Are mothers allowed to pump during the workday?

Frank S. Clowney III

Being a working mom is hard, especially when you recently gave birth to a child. Not only do you have to achieve your performance goals, but you also need to feed and take care of your baby. In California, you have the right to paid family leave for up to six weeks if you had a natural delivery or eight weeks if you had a C-section. However, the World Health Organization recommends that moms breastfeed their children for at least six months, which is why you have the right to have nursing breaks when you get back to work.

Nursing breaks

The law in California states that every employer must give break time to those moms who need to pump during the workday. Women should try to pump during their regular break, but they can take an additional break if they cannot do it during that time. However, the employer will not pay them for the extra time they take to pump.

Lactation accommodation

Employers must also provide you with a space in which you can pump. It has to be a room other than a bathroom, and it must allow you to express milk in private. The room must also be clean, safe from hazardous materials, and contain a place to sit and place the breast pump. The employer must also provide you with a refrigerator in which you can store the milk.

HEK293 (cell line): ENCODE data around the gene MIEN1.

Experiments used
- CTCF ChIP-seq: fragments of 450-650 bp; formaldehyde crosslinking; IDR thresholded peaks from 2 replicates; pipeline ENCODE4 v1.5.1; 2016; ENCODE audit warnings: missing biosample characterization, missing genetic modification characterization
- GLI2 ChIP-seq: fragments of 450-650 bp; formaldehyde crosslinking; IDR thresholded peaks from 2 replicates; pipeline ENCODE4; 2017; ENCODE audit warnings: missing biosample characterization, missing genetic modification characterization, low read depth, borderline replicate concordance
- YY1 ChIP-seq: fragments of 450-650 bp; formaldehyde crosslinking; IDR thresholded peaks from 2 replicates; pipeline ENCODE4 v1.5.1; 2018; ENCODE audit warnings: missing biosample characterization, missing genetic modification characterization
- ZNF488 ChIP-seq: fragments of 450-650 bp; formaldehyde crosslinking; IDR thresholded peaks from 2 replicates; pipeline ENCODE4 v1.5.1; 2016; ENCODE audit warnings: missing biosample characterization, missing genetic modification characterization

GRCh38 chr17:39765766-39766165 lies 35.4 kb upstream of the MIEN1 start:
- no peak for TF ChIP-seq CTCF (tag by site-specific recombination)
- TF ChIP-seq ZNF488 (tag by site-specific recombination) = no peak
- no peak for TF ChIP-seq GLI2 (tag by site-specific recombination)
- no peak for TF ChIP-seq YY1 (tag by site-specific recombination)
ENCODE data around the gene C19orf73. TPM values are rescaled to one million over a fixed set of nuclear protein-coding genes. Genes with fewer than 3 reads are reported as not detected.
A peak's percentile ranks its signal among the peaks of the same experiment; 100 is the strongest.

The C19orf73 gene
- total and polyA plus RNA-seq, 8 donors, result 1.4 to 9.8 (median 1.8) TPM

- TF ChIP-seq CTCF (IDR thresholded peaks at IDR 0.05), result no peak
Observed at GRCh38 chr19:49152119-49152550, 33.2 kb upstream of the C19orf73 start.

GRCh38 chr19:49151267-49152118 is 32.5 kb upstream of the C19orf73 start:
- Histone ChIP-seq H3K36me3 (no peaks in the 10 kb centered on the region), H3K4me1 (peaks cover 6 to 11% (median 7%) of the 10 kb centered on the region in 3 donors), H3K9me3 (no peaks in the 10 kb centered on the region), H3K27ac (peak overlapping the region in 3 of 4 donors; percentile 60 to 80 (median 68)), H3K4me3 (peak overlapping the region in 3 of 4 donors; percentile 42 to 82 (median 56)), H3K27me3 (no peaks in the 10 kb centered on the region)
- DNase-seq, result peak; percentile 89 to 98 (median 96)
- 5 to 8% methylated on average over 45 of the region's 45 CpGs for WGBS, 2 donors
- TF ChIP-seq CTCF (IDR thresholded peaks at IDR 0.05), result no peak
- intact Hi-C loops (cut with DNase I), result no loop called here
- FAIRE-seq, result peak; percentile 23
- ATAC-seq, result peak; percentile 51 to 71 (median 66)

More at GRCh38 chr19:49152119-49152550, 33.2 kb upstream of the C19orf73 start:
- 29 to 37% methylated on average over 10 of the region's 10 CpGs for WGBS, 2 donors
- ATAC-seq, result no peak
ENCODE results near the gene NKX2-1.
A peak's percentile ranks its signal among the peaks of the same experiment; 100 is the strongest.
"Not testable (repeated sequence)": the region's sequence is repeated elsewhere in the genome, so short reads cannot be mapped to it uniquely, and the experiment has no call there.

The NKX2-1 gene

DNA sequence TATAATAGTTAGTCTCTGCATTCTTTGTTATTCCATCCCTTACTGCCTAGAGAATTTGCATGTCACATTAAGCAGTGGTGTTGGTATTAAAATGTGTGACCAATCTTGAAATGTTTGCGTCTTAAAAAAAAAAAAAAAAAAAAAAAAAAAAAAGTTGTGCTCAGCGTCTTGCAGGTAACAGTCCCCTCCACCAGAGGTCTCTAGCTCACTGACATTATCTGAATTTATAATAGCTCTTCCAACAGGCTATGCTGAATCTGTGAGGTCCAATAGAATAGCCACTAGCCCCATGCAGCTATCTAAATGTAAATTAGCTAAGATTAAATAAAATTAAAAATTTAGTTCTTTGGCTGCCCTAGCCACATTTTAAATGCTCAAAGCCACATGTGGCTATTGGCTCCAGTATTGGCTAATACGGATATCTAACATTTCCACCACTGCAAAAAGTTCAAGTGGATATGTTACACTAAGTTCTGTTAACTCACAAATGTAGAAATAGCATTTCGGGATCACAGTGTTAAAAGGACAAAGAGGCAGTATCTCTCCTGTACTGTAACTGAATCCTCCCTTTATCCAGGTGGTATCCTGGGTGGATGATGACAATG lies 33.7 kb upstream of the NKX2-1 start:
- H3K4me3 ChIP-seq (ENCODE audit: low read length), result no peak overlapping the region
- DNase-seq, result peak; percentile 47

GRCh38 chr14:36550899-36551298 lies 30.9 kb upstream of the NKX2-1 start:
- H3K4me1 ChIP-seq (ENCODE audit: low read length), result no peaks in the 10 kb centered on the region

Denied breaks

An employer may not pay you for pumping time, but they can never deny it. If an employer does not give you time, or a safe place, to pump, you can file a wage claim with the Labor Commissioner’s Office by mail, email or in person. If you do this, your employer will have to pay you one hour at your regular pay rate. They will need to pay you for each time they deny you your rightful breaks. Additionally, you can report your employer to the Labor Commissioner’s Bureau of Field Enforcement (BOFE). The BOFE will investigate your case, and if they find your employer is guilty, they will charge them $100 for each day they denied you pumping time or space.

Protecting your rights

You must never be afraid to ask for your nursing rights, as your employer cannot fire you or discriminate against you for this. If your employer mistreats you or punishes you in any way for exercising your right, you can file a discrimination or retaliation claim against them. By doing this, you may get compensation for your damages and prevent your employer from doing that to another woman again.